Indian Wells, Calif.--Utilities, startups, and building management firms all readily admit that it's tough to get customers to show sustained interest in their home energy management consoles or in the concept of saving money through time-of-use pricing.

After all, we are talking pennies. In Canada, Toronto Hydro kicked off its time-of-use plan with a large consumer campaign to make its customers aware of the money that could be saved by drying clothes at night and performing other tasks off-peak. Few have changed their behavior. In part, that's because power ranges in price from 9.9 cents per kilowatt hour at the peak to 4.4 cents.

Executives at Opower and EnergyHub told me during breaks at The Networked Grid, taking place this week, that they have seen progress around this problem through what you could call actionable lump sums. (Disclosure: I actually just made that term up. No human has ever uttered that phrase, but it sounds like it could be something from a PowerPoint slide deck, doesn't it?)

In a nutshell, the companies try to pinpoint particular appliances in the home that appear to be consuming large amounts of electricity. Then, instead of telling consumers that their air conditioner costs them an extra $1.27 a day, they will give the total for the month ($38.10) or longer periods, as well as providing tips on how to curb their consumption ("Turn the thermostat up to 74 degrees"), according to EnergyHub CEO Seth Frader-Thompson. Ideally, this makes the gains look like real money.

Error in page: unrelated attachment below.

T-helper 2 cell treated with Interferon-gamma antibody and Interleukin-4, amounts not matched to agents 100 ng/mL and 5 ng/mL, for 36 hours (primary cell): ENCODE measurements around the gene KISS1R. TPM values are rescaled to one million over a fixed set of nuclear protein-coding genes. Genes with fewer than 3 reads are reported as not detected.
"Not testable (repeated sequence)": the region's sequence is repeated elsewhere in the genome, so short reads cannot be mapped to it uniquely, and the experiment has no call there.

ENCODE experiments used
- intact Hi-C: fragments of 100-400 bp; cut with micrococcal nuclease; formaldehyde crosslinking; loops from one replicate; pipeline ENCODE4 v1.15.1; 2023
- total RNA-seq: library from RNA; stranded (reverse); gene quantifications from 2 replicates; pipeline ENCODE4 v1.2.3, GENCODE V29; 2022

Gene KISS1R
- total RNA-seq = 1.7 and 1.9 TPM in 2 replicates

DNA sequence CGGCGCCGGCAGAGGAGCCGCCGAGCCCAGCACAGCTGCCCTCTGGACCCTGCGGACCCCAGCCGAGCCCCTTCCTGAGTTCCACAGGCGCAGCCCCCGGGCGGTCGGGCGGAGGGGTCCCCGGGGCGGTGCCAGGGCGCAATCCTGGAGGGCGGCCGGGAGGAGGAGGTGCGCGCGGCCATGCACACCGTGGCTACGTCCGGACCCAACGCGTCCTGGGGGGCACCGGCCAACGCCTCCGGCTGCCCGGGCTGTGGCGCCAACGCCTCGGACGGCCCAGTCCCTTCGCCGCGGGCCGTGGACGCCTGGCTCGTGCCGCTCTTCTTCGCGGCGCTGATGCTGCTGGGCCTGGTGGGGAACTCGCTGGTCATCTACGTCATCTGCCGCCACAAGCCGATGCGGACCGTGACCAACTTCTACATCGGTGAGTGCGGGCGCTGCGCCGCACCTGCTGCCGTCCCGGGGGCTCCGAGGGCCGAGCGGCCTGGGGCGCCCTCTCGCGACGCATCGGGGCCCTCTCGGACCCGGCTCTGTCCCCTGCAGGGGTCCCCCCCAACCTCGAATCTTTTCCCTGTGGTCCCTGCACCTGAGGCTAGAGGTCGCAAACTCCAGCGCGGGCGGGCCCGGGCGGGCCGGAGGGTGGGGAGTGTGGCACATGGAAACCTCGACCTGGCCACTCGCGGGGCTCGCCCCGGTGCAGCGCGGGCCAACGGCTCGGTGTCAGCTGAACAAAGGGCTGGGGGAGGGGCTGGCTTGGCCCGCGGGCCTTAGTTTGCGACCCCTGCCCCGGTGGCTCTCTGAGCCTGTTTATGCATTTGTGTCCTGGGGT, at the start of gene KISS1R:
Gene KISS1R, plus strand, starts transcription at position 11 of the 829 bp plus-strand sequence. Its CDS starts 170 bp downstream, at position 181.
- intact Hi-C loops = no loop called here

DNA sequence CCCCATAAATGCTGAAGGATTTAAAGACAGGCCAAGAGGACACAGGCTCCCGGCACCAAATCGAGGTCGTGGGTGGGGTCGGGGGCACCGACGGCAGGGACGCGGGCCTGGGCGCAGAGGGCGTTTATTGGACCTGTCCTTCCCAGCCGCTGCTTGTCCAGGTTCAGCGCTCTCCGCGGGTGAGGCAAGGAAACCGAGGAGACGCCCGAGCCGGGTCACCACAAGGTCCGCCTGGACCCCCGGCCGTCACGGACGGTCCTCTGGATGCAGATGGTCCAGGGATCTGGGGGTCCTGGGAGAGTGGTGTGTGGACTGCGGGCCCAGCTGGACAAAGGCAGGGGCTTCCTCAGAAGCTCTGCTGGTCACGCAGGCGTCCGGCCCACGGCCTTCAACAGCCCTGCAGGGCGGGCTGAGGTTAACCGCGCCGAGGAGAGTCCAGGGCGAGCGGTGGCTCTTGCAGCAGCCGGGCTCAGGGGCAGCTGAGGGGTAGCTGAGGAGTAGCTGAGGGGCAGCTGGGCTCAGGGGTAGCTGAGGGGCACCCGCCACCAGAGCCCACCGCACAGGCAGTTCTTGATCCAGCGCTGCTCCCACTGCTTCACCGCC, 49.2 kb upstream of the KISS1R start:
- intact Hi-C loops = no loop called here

It will still be tough. Sumeet Jain at CMEA said that his firm has yet to make a smart grid investment. "There are two constituencies we don't like," he said. "The economics aren't there yet (in the home) for anyone to do anything interesting."

Ultimately, home energy management systems will largely be automated. Consumers will plug in their settings and let the management systems control them in the background. But these sorts of techniques to get consumers to pay attention could play a big role in optimizing the management systems. Perhaps more importantly, they will also give consumers a way to justify shelling out a few hundred dollars to buy a system.

Kris Bowring, senior director of home energy management at Best Buy, added that the consumer experience must be seamless. He recently toured one of the company's stores in Texas with a consumer. He gave the shopper a $50 gift card to test out a home energy management system controlled by an iPhone. The shopper loved it, Bowring reported -- right up until the TV and the other devices went blank.

The word "Abort" appeared in the middle of the screen. Geek Squad technicians rushed over. The shopper handed back the $50 gift card.

"'This is football season,' he said," Bowring recalled.